_Tragic Sense of Life_ is a translation of _Del Sentimiento Tragico de la Vida_, originally published in 1913, by the Spanish (Basque) existentialist philosopher Miguel de Unamuno, translated by J. E. Crawford Flitch. This work is an important one in Spanish literature and offers an attempt to expound upon a uniquely Spanish philosophy (influenced in particular by for example Cervantes and his _Don Quixote). This is also an important existentialist work, which considers the interplay and contrast between faith and reason. Miguel de Unamuno (1864-1936) was a Roman Catholic Spanish intellectual who participated to some extent in the Basque nationalist movement (though he remained skeptical of Basque separatism) and was witness to the Carlist wars. Unamuno also lived through the fascist revolution in Spain and eventually came to oppose the Franco regime because of its brutality. Unamuno's life was one of profound religious crisis (perhaps brought on by the early deaths of his father and his son), and he attempted to resolve this crisis in his writings. However, despite the fact that Unamuno was and remained a Roman Catholic, he was heavily influenced by the Protestant Kierkegaard, and thus his work may be described as having a particularly "Lutheran" aspect to it. In particular, in his understanding of the relationship between faith and reason and in the place of individual autonomy within his philosophy, Unamuno's philosophy may be understood as "Lutheran". It is for this reason that his work was rejected by Catholics and eventually placed on the Index of Prohibited Books. Nevertheless, Unamuno was to remain a Catholic and to argue that the Spanish understanding was a profoundly Catholic one.Read more ›
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37 of 44 people found the following review helpful By A Customer on September 24, 1998
Format: Paperback
This isn't another book which tries to explain life (and death, religion, love, etc.) from a logical point of view. This a book written for men who live, suffer, love and get drunk sometimes. In other words, you don't have to have read a lot of philosophy before, you just have to live in this world, with its everyday troubles. If you like to read quality books, this is the one I recommend.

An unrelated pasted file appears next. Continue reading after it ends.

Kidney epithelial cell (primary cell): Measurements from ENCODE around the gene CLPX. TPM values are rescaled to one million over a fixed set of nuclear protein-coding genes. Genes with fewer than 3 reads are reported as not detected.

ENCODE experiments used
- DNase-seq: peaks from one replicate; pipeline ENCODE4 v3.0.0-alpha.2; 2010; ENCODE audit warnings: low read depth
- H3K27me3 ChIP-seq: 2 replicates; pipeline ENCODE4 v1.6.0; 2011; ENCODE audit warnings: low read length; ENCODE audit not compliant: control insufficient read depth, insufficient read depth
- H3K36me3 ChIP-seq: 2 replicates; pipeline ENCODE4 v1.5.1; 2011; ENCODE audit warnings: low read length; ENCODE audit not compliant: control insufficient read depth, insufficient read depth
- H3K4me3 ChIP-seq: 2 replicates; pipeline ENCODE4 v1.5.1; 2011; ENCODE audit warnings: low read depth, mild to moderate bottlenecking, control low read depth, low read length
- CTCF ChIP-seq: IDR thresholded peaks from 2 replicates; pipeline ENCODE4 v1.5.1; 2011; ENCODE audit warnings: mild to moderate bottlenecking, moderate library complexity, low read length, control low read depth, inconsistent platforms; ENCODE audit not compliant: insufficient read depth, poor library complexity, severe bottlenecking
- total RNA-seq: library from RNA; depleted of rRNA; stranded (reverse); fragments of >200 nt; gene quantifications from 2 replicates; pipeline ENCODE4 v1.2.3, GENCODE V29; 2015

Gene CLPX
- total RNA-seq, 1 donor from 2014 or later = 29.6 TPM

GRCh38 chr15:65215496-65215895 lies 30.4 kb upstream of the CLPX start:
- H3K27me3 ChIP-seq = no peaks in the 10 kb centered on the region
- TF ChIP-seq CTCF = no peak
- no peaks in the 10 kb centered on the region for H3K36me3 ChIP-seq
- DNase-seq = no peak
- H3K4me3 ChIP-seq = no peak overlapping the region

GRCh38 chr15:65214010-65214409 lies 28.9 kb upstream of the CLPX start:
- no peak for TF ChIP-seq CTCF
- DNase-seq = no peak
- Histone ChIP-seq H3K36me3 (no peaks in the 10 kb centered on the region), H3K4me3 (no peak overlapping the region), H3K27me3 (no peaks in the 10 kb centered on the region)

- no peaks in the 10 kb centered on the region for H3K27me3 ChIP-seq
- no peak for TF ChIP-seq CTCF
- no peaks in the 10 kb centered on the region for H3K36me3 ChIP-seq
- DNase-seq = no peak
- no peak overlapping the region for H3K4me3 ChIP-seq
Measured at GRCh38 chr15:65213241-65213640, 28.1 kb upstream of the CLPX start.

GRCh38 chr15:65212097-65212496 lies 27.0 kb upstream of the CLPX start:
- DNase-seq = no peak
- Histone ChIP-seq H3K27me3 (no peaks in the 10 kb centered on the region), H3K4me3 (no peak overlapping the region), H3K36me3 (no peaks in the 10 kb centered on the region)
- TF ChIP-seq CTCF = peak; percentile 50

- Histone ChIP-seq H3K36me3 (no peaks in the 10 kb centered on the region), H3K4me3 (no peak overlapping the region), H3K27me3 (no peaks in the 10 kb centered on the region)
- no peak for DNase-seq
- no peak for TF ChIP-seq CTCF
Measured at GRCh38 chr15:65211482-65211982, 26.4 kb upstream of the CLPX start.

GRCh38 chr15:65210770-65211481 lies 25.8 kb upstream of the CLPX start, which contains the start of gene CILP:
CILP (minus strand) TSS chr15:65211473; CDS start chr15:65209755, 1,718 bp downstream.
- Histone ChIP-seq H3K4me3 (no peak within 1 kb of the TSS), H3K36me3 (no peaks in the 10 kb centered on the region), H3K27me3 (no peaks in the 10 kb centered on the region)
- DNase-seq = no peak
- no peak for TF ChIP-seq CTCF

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14 of 15 people found the following review helpful By Bodhi Gaia on May 15, 2009
Format: Hardcover
Unamuno's contention is that man's hunger for personal immortality is central and ineradicable. All religion and culture stems from our stark awareness of our mortality and our need for immortality. From man's heart he builds hope in an eternal, because he instinctively hungers for personal immortality. Yet man's reason convinces him there can be no immortality, thus feeling and reason -- heart and head -- are in everlasting deadlock. For Unamuno, all attempts to resolve this deadlock are futile, and ultimately it is this deadlock, the uncertainty it fosters, that forms the foundation for faith. It is this very uncertainty, this longing for immortality in the face of apparently inevitable annihilation, which forms the basis of "the tragic sense of life."

It was the attempt to resolve this conflict between faith and reason, by St. Thomas Aquinas and others, which produced "the Rationalist dissolution" of scholastic philosophy. Philosophers and theologians who attempted to "rationalize" the existence of God only ended up losing their real faith in God, substituting for it faith in the God idea.

Unamuno contends that man needs to believe in his personal immortality, and that those who say they have accepted personal annihilation are in self-deception. He further asserts that God created man, and man, in turn, creates god, each in the other's image. He speculates that all of evolution, throughout the whole universe, is a process of consciousness, or spirit, seeking to free itself from matter. God suffers, as each finite being suffers.

This idea reminded me of the Hindu notion that God loses himself in each being, engaging in divine Lila or play by pretending to be simply the finite being, and then craving reunification with the All.